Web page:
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Many LA students suffer childhood trauma impacting learning, advocates say



Childhood trauma such as abuse and neglect is widespread among Los Angeles students, negatively impacting their learning.
Childhood trauma such as abuse and neglect is widespread among Los Angeles students, negatively impacting their learning.
Tom Woodward/Flickr Creative Commons

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Almost 14 percent of Los Angeles County residents report multiple instances of abuse, neglect or other negative experiences as children, impacting their ability to do well in school, according to a data report released Wednesday.

"It's a public health crisis," said Dr. Nadine Burke Harris, founder and CEO of the Center for Youth Wellness, an organization advocating for services to address trauma suffered by children.

"This is not just a small percentage of the population – that it's happening in limited neighborhoods – but this is really all of us, and that's going to require system change," she said.

The report builds on a growing body of research showing trauma and chronic stress can change the chemical and physical structures of the brain, making it difficult for some students to learn.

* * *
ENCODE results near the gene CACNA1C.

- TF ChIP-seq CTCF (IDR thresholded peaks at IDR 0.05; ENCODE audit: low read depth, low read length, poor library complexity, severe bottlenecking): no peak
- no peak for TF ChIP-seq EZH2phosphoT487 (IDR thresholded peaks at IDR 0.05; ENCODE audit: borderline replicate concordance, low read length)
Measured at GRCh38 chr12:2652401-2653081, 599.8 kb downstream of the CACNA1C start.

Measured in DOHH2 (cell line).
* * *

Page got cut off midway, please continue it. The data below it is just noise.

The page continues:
Despite academic implications, the investment in mental health services provided in schools has fallen. 

Los Angeles Unified's budget for psychiatric social workers, who typically provide counseling for depression, anxiety and other illnesses, dipped 15 percent for some students this school year. 

A recent survey at four L.A. Unified schools found about 40 percent of students reported they’d experienced symptoms at levels the counselors found required treatment.

Authors of the Center for Youth Wellness' new report, "A Hidden Crisis," crunched California Department of Public Health data from 27,745 adults and spanning several years. 

They found one in six Californians have four or more adverse childhood experiences, the level at which health, mental health and behavior issues are often present.  

Other research shows this population is 27 percent less likely to graduate from college.

Burke Harris said  her clinic found these students are 32 times as likely to be diagnosed with a learning disability.

"They didn't have ADHD. Really they were showing results of toxic stress as a result of the adversity they had experienced," she said.

Burke Harris encouraged schools to rethink how they respond to behavior problems and to increase students' access to counseling.